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Late Surge Gives Roma 3-1 Victory Over Carpi

While Roma coughed up a one goal lead midway through the second half, two late goals gave Roma 3-1 victory, their fourth straight.

Dino Panato/Getty Images

Well, they did it again, what they always do, making a meal out of what should have been an easy match. While the sodden pitch didn't necessarily blunt Roma's attack, it made it damn near impossible to conjure up any sense of momentum. Beset by Mother Nature and a stingy Carpi side, Roma looked set to slog her way to yet another dreary draw, destined to be taunted mercilessly by Mohamed Salah's early miss.

There wasn't a ton to write home about in the first 45 minutes, so let's jump right into the second stanza, which was telling in so, so, so many ways.

Coming out from the break, Luciano Spalletti opted for one change, pulling off Stephan El Shaarawy for Miralem Pjanic, but, for better or worse, that change had little impact on the flow of the match.

While the first ten minutes or so of the second half went off without incident--€”Pjanic fired wide while Radja Nainggolan's 53rd minute attempt was blocked--€”Lucas Digne broke the deadlock with an absolute stunner of a goal

Lucas Digne: 56th Minute

Given the weather and a surprisingly resolute Carpi side, you got the feeling this match would turn on a miracle like this. Digne was inexplicably left alone in the center of the park, took a couple of touches and then channeled his inner Tim Wakefield, knuckling one past the keeper from 25ish yards out. Look at how that thing bends with absolutely no spin whatsoever, remarkable.

Of course, it just wouldn't be Roma if they didn't piss it away five minutes later. Enter Kostas Manolas and Antonio Rüdiger.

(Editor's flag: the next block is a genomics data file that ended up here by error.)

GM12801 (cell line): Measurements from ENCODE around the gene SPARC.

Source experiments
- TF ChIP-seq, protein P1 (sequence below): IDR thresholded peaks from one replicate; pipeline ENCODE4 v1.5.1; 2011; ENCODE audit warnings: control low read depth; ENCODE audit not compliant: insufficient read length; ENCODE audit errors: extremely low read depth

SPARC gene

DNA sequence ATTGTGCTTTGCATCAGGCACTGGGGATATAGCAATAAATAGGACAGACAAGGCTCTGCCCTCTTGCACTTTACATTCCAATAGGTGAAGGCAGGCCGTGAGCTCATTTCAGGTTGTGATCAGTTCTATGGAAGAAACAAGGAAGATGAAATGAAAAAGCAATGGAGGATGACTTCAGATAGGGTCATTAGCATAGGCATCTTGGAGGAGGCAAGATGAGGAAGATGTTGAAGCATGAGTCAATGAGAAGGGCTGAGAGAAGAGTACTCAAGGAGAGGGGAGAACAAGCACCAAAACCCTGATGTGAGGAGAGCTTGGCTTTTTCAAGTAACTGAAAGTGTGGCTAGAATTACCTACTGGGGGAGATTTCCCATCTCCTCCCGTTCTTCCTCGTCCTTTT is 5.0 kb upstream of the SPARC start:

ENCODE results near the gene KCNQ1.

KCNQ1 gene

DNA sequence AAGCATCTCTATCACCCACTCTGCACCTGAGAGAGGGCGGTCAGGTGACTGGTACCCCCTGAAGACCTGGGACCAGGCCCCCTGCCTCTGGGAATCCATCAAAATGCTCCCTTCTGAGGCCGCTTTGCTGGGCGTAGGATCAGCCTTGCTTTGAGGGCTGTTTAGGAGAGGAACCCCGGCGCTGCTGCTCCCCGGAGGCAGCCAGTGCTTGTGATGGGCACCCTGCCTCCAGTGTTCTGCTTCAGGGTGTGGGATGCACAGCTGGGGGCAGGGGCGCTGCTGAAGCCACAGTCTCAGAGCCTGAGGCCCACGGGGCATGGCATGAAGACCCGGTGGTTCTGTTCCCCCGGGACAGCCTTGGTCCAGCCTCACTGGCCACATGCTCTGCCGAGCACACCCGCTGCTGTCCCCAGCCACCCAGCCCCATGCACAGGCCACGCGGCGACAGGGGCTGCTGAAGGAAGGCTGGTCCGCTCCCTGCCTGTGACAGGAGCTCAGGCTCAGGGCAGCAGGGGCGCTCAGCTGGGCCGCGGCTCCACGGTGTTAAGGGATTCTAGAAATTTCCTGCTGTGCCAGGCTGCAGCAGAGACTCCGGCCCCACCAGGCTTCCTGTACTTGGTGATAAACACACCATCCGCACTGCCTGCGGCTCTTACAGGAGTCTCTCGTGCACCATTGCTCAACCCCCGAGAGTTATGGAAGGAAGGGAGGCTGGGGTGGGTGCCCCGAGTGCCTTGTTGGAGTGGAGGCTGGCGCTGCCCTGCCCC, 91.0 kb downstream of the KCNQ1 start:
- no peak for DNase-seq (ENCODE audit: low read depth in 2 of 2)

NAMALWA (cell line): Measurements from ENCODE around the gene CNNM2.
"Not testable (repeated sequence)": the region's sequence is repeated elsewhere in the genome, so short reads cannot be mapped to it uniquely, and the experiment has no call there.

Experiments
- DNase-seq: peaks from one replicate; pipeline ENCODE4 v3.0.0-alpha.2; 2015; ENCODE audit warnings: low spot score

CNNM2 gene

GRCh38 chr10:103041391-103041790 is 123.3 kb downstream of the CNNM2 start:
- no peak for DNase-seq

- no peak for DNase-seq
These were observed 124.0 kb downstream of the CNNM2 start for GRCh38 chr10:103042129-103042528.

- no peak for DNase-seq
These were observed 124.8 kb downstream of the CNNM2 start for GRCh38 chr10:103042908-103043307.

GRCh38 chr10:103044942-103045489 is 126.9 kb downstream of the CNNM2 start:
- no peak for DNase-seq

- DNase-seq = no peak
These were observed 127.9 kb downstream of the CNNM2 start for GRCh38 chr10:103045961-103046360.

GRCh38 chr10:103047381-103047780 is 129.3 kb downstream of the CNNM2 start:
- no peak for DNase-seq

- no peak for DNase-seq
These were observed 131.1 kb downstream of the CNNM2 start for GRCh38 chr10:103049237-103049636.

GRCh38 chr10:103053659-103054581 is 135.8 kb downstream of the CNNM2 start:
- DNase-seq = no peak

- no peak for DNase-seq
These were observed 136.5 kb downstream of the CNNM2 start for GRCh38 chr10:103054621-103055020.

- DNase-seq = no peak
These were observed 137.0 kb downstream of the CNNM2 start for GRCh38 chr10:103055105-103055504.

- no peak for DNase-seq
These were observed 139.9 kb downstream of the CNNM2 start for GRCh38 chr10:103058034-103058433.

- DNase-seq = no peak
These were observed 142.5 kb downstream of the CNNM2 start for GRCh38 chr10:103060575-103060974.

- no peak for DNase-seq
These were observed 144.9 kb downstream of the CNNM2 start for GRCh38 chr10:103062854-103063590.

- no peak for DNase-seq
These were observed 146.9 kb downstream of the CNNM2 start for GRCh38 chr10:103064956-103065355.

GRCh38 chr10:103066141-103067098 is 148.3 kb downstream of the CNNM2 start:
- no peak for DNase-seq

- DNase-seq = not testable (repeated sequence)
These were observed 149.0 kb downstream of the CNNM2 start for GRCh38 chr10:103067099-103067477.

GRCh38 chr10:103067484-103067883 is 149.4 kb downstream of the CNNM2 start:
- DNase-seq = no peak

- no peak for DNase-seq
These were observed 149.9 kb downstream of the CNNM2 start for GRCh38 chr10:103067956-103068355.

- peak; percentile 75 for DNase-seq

Kevin Lasagna: 61st Minute

We'll set aside the fact that Roma's entire midfield and defense was picked apart with one pass and focus on Rüdiger's pitiful attempt to outmuscle Jerry Mbakogu. Sure, Mbakogu is probably a bit bigger than Rüdiger, but he should've and could've done more to forestall his advances. Then again, given Manolas' complete inability to cover the backpost, I'm not sure it would have mattered anyway.

In hindsight, as you'll see below, this blunder didn't matter, but if these two aren't the most chaotic defensive pairing in club history, I don't know who is.

Their tomfoolery was rendered moot, however, when Dzeko rose from the dead.

Edin Dzeko: 84th Minute

Dzeko has been plagued by criticism the entire season, and for good reason, but the look on his face and the hop in his step after this goal reminded us all of what he was, and hopefully remains, capable of--€”but let's not forget Salah's role in this strike; #11 did a wonderful job creating separation, dragging the ball towards the endline and connecting with Dzeko in the only space possible.

If you've been a Roma fan for more than a fortnight, you know a one goal lead for this club is about as safe as leftover pizza in the breakroom.

Mohamed Salah: 85th Minute

Salah put this match beyond all doubt a mere 60 seconds later, pouncing on the loose ball to seal the deal. It's missing from this clip, but Dzeko was involved in the buildup to this one as well, though it was off a turnover, but in all honestly, he was instrumental in holding up play and setting up his teammates this evening. So if nothing else, appreciate the man's continued effort.


This was hardly one for the Spalletti scrap book--€”really, should it take until the 84th minute to finish off a club like Carpi?--but, once again, this team looks a completely different entity under his leadership. Even the saturated pitch couldn't dampen their spirits; the passing and movement was crisp, Diego Perotti and Digne looked dangerous on the left, Dzeko was finally getting service and Salah had space for days. The puzzle is far from complete, but the pieces are certainly coming together.

And, perhaps the most encouraging sign came after the Lasagna goal. In months gone by, Roma would have buried their heads in their chest, made several thousand passes backwards and crossed their fingers, praying for a free kick. Not this time. Although it took a solid fifteen minutes or so to recover from the shock of the equalizer, Roma kept pressing, heaping pressure upon a weary Carpi defense before Dzeko finally exorcised his personal demons. The look on their faces after Dzeko slotted that one home tells you all you need to know about this club going forward: they're energized, united and committed to turning this thing around.

And, hey, look at that, we're back in third place!